Finding the new “why”

In addition to my walking program, I plan to add a short (should take about 15 minutes) weight and stretching workout to my day, six days a week. It’s actually a routine I clipped out of a magazine, probably 30 years ago, thinking I could slip this small amount of exercise into my then extremely busy day. Now, all these years later, my reason for doing such a simple, short, none-too-taxing workout is different. Now I am thinking I may not burn out before I begin if I start with this non-scary routine.

Shaping up, not shipping out

Adding exercise to my day reminds me of something my Dad used to say to us when we were kids “Time to shape up or ship out.” It sounds like some sort of stern military warning, but it was always delivered with a twinkle in his eye (much as his “Do you think you’ll ever amount to anything?” which can be a confusing question for a 5-year-old).

I think the time has come for me to “shape up or ship out” in regards to my physical, mental, and emotional health. But I am going to take baby steps to get there.

How do you stay motivated to improve your fitness? Have you come up with a good motivator that goes beyond vanity? If so, please share in the Comments section below.

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4 Comments on "Flexing new motivation muscles"

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Valerie Conner
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During BootCamp we started a 30 day Challenge to do a plank. Started with 20 seconds and worked our way up to 3 minutes in the month! Thanksgiving was the last day of the Plankstic Challenge! We didn’t want it to be over so we added in a Wall Sit for the next 30 days. When we completed that we said let’s do 100 days, mind you we already had 60 days completed! Not good enough so now it is a 365DayWorkout for us! Today is #303 for just 2 of us that started this challenge last October! Talk about… Read more »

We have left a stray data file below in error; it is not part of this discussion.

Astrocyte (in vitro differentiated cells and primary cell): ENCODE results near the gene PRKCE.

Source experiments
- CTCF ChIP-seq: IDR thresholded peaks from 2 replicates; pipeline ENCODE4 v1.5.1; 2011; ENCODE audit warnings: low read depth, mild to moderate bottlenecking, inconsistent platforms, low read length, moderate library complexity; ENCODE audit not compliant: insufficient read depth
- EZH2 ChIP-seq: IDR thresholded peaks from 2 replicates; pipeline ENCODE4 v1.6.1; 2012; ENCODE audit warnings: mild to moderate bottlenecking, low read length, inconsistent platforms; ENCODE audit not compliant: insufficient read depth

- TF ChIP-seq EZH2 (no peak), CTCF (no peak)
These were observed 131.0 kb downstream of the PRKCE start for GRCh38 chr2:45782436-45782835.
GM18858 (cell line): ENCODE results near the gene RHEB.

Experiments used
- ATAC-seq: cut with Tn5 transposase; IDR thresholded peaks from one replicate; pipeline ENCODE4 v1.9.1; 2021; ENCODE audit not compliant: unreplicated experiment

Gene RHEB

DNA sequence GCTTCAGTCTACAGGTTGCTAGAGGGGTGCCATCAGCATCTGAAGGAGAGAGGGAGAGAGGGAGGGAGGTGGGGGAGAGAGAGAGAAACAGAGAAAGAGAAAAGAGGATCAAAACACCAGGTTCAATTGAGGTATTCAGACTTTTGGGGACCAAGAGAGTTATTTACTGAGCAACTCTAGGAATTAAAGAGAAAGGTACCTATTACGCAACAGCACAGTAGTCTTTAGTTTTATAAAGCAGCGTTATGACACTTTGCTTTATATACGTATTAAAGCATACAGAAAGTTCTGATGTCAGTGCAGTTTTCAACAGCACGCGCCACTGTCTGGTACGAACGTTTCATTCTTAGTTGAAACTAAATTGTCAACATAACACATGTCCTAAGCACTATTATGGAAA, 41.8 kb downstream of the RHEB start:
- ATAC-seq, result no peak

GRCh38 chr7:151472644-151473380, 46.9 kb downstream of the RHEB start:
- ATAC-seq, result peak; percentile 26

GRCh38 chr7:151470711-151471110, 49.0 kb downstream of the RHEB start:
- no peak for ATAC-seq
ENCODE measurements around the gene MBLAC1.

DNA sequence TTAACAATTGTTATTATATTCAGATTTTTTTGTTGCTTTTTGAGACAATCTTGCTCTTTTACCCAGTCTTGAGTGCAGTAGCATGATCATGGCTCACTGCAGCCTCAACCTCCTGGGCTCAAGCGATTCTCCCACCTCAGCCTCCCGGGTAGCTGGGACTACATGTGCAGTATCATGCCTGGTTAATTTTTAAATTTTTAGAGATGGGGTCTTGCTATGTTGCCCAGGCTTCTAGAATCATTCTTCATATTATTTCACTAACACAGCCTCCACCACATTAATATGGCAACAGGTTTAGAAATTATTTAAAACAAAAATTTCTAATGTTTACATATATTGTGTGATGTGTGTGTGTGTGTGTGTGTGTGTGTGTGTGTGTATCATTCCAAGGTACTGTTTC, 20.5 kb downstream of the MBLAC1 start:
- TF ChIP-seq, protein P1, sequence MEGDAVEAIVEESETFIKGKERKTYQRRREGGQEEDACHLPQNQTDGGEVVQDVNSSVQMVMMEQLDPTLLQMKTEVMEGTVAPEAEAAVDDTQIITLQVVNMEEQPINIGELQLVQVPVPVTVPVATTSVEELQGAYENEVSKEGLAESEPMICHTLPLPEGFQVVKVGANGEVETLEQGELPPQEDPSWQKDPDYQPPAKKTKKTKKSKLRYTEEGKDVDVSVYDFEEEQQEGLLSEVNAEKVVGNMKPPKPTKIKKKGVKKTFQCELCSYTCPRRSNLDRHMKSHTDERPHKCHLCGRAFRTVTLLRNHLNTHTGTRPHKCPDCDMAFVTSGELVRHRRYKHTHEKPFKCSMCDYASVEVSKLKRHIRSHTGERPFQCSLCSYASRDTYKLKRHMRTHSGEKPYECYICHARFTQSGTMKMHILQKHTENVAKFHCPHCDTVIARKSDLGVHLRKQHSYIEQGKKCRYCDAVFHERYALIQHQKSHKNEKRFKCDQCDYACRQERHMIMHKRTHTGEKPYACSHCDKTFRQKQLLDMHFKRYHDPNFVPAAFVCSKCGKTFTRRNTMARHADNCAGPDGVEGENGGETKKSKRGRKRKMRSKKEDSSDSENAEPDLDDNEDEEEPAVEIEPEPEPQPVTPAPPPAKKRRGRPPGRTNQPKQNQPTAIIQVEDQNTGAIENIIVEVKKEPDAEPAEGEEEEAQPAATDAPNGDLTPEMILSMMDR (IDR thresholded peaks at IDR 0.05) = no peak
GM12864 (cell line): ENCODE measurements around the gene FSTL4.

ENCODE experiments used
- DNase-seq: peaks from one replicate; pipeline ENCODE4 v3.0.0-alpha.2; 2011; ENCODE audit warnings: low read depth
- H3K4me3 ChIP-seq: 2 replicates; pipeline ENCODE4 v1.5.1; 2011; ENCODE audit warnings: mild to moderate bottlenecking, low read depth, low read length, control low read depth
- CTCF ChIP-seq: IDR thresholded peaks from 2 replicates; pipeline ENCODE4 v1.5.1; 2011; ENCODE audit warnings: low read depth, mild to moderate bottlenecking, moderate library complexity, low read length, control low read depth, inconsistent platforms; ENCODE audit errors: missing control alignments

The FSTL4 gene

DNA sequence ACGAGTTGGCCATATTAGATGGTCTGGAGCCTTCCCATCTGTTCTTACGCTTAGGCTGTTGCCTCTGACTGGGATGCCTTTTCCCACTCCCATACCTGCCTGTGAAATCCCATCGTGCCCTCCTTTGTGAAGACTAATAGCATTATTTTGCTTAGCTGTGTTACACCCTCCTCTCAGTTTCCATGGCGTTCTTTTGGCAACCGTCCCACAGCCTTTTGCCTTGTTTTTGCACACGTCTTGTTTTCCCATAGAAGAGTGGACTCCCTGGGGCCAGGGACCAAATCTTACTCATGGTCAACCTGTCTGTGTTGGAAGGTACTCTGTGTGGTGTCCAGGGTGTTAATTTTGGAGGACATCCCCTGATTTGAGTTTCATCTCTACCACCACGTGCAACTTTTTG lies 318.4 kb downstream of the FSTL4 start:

Sheila
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My fitness routine at this point consists only of walking for one-half hour about six days a week. Just had surgery about eight weeks ago and can’t do anything strenuous or any heavy lifting for at least one more month. I’m looking forward to joining a gentle yoga class soon.

Donna chafin
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Hey Jen… Thanks for the link..I thought I’d signed up for notifications! Hummm I must have been in a “no, no NOT EXERCISE induced coma” and unable to raise my hand to tap the notification button! 😂 I joined BLE May 1st and I’m still a WW member, as I’m 10 lbs from goal and it’s now a matter of pride that I become lifetime! Anyway years ago I had a cute little exercise bike that eventually became a lovely clothes rack. A friend borrowed it and I never saw either one of them again! About 3 weeks ago I… Read more »